After a successful run of the “Spider-man” franchise throughout the noughties, we are presented with the third iteration of the web-slinging superhero, though this time through the eyes of the Marvel Cinematic Universe. His brief debut in Captain America: Civil War was well received by theatre audiences around the world and boded well for the planned reboot. So, were the genius team (who seem they can do no wrong) at MCU able to deliver a fresh, new twist to the already well established formula of our beloved Spider-man character yet again?
A young Peter Parker (played by Tom Holland), currently in high school, is still reeling from his entanglement in the fight that went down in “Civil War”. This leads him to crime fight to his spare time until he unwittingly gets discovered by his best friend, Ned (played by Jacob Batalon). Meanwhile downtown, a local salvage company, headed by Adrian Toomes (played by Michael Keaton) is tasked to clean up the city, but whose operation gets abruptly overtaken by another initiative run by Tony Stark. Leaving on bad terms, Toomes using scrap metal collected over time, builds hi-tech weaponry and the “Vulture” suit. Inevitably, fate’s hand lead the two to meet head on, culminating in a showdown of epic proportions and spanning across almost the entire city.
Now, the first thing I gathered shortly after settling into watching this movie? The heavy emphasis on character and social relationships. Some may even say at the expense of the actual core “superhero element”. In that, I mean to say that if one expects an all-out action fest that we are so used to seeing from previous versions of “Spider-man”, some may walk out sorely disappointed. I, however, welcome the change in direction. Watching this new version of “Spider-man” swoop in from high above, traverse nimbly through the city using his trademark web-shooters and performing all manner of death-defying acrobatics, is all well and good. But let’s be honest. There isn’t much in terms of his superhero antics we haven’t already been introduced to. We have walked very familiar grounds here, especially with the all to easy "copy-and-paste" nature of the last two instalments of “Spider-man” that I wasn’t too impressed with. So, focusing on his everyday life and being able to “relate” to him on a more humanistic level, was a stroke of pure brilliance.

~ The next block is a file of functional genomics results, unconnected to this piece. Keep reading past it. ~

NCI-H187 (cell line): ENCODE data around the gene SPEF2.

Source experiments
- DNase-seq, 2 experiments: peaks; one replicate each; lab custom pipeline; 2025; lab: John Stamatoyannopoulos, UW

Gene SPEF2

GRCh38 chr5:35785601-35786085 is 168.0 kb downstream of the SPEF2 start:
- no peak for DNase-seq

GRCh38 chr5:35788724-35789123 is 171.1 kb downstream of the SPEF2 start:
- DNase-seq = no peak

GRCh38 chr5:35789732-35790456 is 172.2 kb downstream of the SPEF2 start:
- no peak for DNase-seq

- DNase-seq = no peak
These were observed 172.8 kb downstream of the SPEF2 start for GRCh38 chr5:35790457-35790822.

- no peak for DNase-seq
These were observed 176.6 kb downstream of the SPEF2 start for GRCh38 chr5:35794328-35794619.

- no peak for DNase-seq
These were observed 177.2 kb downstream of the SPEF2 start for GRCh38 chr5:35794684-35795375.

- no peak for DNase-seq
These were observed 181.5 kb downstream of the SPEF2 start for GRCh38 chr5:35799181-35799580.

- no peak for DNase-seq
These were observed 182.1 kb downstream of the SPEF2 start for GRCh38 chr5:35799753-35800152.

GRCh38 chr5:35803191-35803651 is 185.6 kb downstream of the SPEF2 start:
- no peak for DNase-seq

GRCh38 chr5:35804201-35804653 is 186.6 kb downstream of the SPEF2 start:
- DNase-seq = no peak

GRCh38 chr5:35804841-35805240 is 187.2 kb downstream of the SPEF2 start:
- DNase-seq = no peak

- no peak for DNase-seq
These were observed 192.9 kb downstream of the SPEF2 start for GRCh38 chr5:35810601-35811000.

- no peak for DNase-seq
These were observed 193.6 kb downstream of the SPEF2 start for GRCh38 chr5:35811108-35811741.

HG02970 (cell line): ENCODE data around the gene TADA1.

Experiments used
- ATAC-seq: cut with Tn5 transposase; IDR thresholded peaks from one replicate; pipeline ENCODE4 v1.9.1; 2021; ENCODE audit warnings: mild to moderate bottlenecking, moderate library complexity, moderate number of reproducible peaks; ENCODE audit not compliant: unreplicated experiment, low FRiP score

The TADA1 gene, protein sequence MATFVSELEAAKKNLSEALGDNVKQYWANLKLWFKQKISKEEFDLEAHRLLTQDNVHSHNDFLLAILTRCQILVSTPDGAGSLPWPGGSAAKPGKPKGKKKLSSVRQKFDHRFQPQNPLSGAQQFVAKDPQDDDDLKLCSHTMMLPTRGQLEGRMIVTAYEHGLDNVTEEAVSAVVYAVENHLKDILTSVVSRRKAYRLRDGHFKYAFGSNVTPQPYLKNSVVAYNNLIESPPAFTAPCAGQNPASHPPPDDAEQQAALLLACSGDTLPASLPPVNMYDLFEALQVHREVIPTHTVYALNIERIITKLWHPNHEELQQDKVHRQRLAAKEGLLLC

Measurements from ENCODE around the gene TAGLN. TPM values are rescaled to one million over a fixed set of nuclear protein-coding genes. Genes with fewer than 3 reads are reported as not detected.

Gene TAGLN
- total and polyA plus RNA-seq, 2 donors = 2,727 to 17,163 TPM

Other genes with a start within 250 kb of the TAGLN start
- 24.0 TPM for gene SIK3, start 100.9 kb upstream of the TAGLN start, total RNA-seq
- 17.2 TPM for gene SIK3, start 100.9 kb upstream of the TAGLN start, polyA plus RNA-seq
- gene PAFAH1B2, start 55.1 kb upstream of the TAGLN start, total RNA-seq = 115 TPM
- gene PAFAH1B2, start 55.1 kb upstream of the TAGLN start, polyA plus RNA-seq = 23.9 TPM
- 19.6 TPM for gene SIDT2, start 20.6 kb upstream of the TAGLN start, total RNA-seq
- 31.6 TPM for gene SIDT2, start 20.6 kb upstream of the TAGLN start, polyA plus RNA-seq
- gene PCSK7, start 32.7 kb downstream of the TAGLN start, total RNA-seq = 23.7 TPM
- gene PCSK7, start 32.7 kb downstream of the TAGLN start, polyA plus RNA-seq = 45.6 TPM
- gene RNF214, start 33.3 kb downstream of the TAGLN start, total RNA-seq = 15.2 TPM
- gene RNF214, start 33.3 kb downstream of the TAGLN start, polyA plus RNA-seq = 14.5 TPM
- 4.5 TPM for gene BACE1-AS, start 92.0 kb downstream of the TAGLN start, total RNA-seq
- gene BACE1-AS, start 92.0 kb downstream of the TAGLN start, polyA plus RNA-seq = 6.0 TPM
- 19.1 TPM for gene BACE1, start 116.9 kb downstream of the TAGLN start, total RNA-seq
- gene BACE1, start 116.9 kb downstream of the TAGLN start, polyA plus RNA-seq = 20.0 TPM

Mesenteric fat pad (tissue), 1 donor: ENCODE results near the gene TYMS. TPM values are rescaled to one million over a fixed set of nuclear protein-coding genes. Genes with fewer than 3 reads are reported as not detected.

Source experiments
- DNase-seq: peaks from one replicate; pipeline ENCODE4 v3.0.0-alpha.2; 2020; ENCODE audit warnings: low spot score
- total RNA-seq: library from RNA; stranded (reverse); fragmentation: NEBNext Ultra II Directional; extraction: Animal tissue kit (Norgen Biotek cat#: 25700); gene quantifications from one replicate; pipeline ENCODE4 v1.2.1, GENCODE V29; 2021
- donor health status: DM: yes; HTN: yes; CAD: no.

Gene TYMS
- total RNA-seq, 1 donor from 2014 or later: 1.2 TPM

The action, while sparse during the duration of the movie, is suitably frantic and dazzling when it has to be. Albeit, nothing you’ve never seen before. Sometimes I do feel we as an audience have been desensitised to all the incredible choreography, CGI and film-work that goes into creating these fast-paced set pieces. Whilst it took me a some time of acclimating myself to accept Tom Holland as the newest incarnation of “Spider-man”, much of this was due to the genuinely stunning performance of Michael Keaton as Toomes. He pulls off an exceptional portrayal of the vengeful arch villain in this movie. His emotions, bitterness and most importantly, justification for his actions, are all spot on and make complete sense from our standpoint. There are defined reasons behind the choices he makes and every time he cues an entrance on-screen, his superior acting abilities can’t help but cast a shadow over everyone else. A masterclass by a veteran of our times.
If there were any faults to pick, it would be fair to say there are a few. For instance, it should come as no surprise al all that because this “Spider-man” is set in the MCU, there will be familiar faces from the previous movies to keep the background narrative flowing. Namely, Peter Parker’s surrogate paternal guidance counsellor and mentor, Iron-man. His role is this movie was, at best, confusing. With the stakes set so very high, you have to ask yourself why in the world would the avengers not come to the aid of their affable counterpart. Instead, we are treated to a sort of weird succession of “training” programs seemingly set up by Tony Stark himself. And some which could have led to the demise of our famous web-slinger altogether. A little extreme, I thought. Add into the mix a couple of extra Spidey suit abilities that I feel kind of “jumped the shark” so to speak and you’d be forgiven for raising an eyebrow or two at the screen or left scratching your head in disbelief.
For the most part, Spider-Man: Homecoming succeeds in what it sets out to do. That being to produce a new, invigorating spin on an age-old formula that, to be perfectly honest, was in desperate need of an update. More of a “Spider-Boy” movie than anything to do with a man per se, this coming-of-age superhero story will leave a lasting impression on you long after the credits have rolled. A resounding success in general, which only gets me more pumped up to see what else the super-brains over at Marvel Studios can come up with next.